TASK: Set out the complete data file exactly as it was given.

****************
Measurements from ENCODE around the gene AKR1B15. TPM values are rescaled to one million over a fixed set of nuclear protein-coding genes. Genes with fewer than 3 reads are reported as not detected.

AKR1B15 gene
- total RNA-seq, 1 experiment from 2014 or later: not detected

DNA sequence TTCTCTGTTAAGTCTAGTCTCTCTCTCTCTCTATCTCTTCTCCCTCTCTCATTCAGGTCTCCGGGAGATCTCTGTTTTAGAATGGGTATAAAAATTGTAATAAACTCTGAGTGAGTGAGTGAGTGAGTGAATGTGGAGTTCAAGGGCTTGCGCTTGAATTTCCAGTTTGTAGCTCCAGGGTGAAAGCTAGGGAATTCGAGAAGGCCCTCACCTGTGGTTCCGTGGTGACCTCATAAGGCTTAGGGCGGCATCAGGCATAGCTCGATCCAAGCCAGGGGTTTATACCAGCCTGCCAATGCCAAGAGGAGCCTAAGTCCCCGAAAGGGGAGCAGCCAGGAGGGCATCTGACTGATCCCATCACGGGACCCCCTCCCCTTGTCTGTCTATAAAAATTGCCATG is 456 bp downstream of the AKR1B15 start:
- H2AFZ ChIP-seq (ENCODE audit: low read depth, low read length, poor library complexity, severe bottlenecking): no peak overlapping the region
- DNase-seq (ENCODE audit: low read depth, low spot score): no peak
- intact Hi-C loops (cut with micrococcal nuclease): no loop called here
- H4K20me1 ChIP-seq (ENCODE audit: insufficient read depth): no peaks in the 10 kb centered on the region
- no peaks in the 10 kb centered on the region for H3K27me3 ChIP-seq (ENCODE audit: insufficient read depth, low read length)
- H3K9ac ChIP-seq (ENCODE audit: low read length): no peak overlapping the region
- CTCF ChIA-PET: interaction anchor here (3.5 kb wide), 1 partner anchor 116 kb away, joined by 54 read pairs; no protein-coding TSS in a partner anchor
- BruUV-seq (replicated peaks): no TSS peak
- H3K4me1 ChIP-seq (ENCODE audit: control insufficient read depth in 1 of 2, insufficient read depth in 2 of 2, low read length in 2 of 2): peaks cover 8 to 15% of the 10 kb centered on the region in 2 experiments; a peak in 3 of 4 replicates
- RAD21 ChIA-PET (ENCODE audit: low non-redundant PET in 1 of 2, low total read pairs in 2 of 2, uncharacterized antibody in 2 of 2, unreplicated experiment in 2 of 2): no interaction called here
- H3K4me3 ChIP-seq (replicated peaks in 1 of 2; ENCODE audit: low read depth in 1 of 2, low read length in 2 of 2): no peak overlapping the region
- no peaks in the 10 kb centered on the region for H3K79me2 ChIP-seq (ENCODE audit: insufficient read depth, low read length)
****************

Measurements from ENCODE around the gene AKR1B15. TPM values are rescaled to one million over a fixed set of nuclear protein-coding genes. Genes with fewer than 3 reads are reported as not detected.

AKR1B15 gene
- total RNA-seq, 1 experiment from 2014 or later: not detected

DNA sequence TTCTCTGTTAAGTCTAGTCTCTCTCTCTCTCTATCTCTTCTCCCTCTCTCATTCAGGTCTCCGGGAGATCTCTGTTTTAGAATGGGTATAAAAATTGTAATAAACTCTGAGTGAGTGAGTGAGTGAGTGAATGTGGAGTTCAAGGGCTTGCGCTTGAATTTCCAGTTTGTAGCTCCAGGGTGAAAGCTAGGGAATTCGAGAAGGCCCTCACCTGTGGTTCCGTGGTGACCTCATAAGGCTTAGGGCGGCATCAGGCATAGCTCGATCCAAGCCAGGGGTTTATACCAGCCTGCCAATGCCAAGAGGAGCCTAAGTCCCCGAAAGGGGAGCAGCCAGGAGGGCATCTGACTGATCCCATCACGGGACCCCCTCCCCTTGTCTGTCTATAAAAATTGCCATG is 456 bp downstream of the AKR1B15 start:
- H2AFZ ChIP-seq (ENCODE audit: low read depth, low read length, poor library complexity, severe bottlenecking): no peak overlapping the region
- DNase-seq (ENCODE audit: low read depth, low spot score): no peak
- intact Hi-C loops (cut with micrococcal nuclease): no loop called here
- H4K20me1 ChIP-seq (ENCODE audit: insufficient read depth): no peaks in the 10 kb centered on the region
- no peaks in the 10 kb centered on the region for H3K27me3 ChIP-seq (ENCODE audit: insufficient read depth, low read length)
- H3K9ac ChIP-seq (ENCODE audit: low read length): no peak overlapping the region
- CTCF ChIA-PET: interaction anchor here (3.5 kb wide), 1 partner anchor 116 kb away, joined by 54 read pairs; no protein-coding TSS in a partner anchor
- BruUV-seq (replicated peaks): no TSS peak
- H3K4me1 ChIP-seq (ENCODE audit: control insufficient read depth in 1 of 2, insufficient read depth in 2 of 2, low read length in 2 of 2): peaks cover 8 to 15% of the 10 kb centered on the region in 2 experiments; a peak in 3 of 4 replicates
- RAD21 ChIA-PET (ENCODE audit: low non-redundant PET in 1 of 2, low total read pairs in 2 of 2, uncharacterized antibody in 2 of 2, unreplicated experiment in 2 of 2): no interaction called here
- H3K4me3 ChIP-seq (replicated peaks in 1 of 2; ENCODE audit: low read depth in 1 of 2, low read length in 2 of 2): no peak overlapping the region
- no peaks in the 10 kb centered on the region for H3K79me2 ChIP-seq (ENCODE audit: insufficient read depth, low read length)